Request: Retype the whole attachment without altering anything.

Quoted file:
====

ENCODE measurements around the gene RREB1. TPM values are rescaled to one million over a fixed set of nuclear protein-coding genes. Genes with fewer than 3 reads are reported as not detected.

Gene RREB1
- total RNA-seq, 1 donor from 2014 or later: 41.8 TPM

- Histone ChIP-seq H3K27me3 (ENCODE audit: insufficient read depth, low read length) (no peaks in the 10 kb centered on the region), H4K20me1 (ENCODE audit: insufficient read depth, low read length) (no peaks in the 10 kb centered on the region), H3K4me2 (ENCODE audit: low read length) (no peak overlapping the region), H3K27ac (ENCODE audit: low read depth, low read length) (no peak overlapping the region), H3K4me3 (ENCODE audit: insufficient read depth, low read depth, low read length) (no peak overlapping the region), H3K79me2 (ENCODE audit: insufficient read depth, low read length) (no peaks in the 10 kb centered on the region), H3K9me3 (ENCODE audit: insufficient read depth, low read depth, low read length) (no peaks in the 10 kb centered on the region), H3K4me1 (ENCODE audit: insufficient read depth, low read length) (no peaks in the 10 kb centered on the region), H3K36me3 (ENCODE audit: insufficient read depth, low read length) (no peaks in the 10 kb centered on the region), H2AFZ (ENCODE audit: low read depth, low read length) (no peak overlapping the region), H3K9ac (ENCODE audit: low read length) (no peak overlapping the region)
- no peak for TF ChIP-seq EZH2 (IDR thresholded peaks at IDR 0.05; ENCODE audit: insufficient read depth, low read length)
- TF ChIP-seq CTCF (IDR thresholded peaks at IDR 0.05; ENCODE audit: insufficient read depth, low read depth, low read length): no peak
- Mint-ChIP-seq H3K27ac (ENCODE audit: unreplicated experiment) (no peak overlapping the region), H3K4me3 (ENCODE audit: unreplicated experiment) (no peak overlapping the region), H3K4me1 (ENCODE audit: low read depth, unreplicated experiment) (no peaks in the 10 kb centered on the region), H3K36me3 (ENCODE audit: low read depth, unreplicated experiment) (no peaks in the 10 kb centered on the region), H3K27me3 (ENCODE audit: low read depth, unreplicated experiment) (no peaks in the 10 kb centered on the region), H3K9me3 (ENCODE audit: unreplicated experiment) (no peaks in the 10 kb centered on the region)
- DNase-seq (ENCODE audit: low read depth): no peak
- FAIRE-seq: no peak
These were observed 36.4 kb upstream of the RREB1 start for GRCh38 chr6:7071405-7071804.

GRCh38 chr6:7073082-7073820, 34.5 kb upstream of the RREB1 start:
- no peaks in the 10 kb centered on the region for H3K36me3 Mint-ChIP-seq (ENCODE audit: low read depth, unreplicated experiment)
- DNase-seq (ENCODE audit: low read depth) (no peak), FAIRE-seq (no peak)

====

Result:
ENCODE measurements around the gene RREB1. TPM values are rescaled to one million over a fixed set of nuclear protein-coding genes. Genes with fewer than 3 reads are reported as not detected.

Gene RREB1
- total RNA-seq, 1 donor from 2014 or later: 41.8 TPM

- Histone ChIP-seq H3K27me3 (ENCODE audit: insufficient read depth, low read length) (no peaks in the 10 kb centered on the region), H4K20me1 (ENCODE audit: insufficient read depth, low read length) (no peaks in the 10 kb centered on the region), H3K4me2 (ENCODE audit: low read length) (no peak overlapping the region), H3K27ac (ENCODE audit: low read depth, low read length) (no peak overlapping the region), H3K4me3 (ENCODE audit: insufficient read depth, low read depth, low read length) (no peak overlapping the region), H3K79me2 (ENCODE audit: insufficient read depth, low read length) (no peaks in the 10 kb centered on the region), H3K9me3 (ENCODE audit: insufficient read depth, low read depth, low read length) (no peaks in the 10 kb centered on the region), H3K4me1 (ENCODE audit: insufficient read depth, low read length) (no peaks in the 10 kb centered on the region), H3K36me3 (ENCODE audit: insufficient read depth, low read length) (no peaks in the 10 kb centered on the region), H2AFZ (ENCODE audit: low read depth, low read length) (no peak overlapping the region), H3K9ac (ENCODE audit: low read length) (no peak overlapping the region)
- no peak for TF ChIP-seq EZH2 (IDR thresholded peaks at IDR 0.05; ENCODE audit: insufficient read depth, low read length)
- TF ChIP-seq CTCF (IDR thresholded peaks at IDR 0.05; ENCODE audit: insufficient read depth, low read depth, low read length): no peak
- Mint-ChIP-seq H3K27ac (ENCODE audit: unreplicated experiment) (no peak overlapping the region), H3K4me3 (ENCODE audit: unreplicated experiment) (no peak overlapping the region), H3K4me1 (ENCODE audit: low read depth, unreplicated experiment) (no peaks in the 10 kb centered on the region), H3K36me3 (ENCODE audit: low read depth, unreplicated experiment) (no peaks in the 10 kb centered on the region), H3K27me3 (ENCODE audit: low read depth, unreplicated experiment) (no peaks in the 10 kb centered on the region), H3K9me3 (ENCODE audit: unreplicated experiment) (no peaks in the 10 kb centered on the region)
- DNase-seq (ENCODE audit: low read depth): no peak
- FAIRE-seq: no peak
These were observed 36.4 kb upstream of the RREB1 start for GRCh38 chr6:7071405-7071804.

GRCh38 chr6:7073082-7073820, 34.5 kb upstream of the RREB1 start:
- no peaks in the 10 kb centered on the region for H3K36me3 Mint-ChIP-seq (ENCODE audit: low read depth, unreplicated experiment)
- DNase-seq (ENCODE audit: low read depth) (no peak), FAIRE-seq (no peak)